I regarded drugs as somewhat like rattlesnakes - it's possible to pick one up without getting bit, but why bother?
So when I got out of the military, I went back to school in biology, and earned a biology degree at the University of Texas, and then did some graduate work in it.
I love biomedical science, I love astronomy, and you can't really do much with those in a fantasy setting.
In a novel, I could submerge my ego in a character's and let his perceptions take over.
Hard to be a physics major at Rice University if you have flunked calculus.
I actually feel that the different kinds of stories come out of different parts of my brain.
I've taught Sunday school, I've sung in the choir, I directed a choir.
My first degree came years before my second. I had wanted to be a physicist, but I flunked calculus.
Other people, including me, have written books with main characters who were old and rich. Or old and brilliant. Old sages, old wizards, old rich people.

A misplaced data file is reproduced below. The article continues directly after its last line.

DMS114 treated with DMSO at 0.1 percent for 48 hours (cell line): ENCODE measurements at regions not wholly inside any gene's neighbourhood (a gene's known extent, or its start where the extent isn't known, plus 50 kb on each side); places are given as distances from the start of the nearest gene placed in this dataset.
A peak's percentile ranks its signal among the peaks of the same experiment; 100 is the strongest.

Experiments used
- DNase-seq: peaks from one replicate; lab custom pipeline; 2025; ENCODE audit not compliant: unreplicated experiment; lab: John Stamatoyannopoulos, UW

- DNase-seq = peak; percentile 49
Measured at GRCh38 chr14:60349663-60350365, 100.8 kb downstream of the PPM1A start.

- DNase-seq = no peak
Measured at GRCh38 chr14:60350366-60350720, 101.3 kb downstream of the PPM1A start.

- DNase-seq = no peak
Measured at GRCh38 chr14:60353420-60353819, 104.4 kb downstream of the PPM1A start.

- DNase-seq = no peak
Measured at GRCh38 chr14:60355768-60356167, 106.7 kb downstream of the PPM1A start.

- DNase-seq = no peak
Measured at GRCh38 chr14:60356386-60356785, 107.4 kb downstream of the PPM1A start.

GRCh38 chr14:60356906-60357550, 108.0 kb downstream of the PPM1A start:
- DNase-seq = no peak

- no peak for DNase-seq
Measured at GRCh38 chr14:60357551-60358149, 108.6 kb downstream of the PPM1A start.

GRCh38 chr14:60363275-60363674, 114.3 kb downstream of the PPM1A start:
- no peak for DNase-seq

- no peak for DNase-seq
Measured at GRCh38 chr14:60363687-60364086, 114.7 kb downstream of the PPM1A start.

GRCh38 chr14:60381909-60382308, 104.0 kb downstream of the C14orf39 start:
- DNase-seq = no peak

You can also make explicit certain social problems which, again, would be prejudged or not encountered at all in real life, because people have set up defenses against it. Fantasy allows you to get past defenses.
My personal feeling about science fiction is that it's always in some way connected to the real world, to our everyday world.
I had, of course, no model for that sort of woman being married, but I can make that up as I go along.
When I was quite young, she was working in a hardware store, so I grew up knowing about hardware.
I like the Beatles, of course, but that's when I grew up.
I used to not back down from a challenge.
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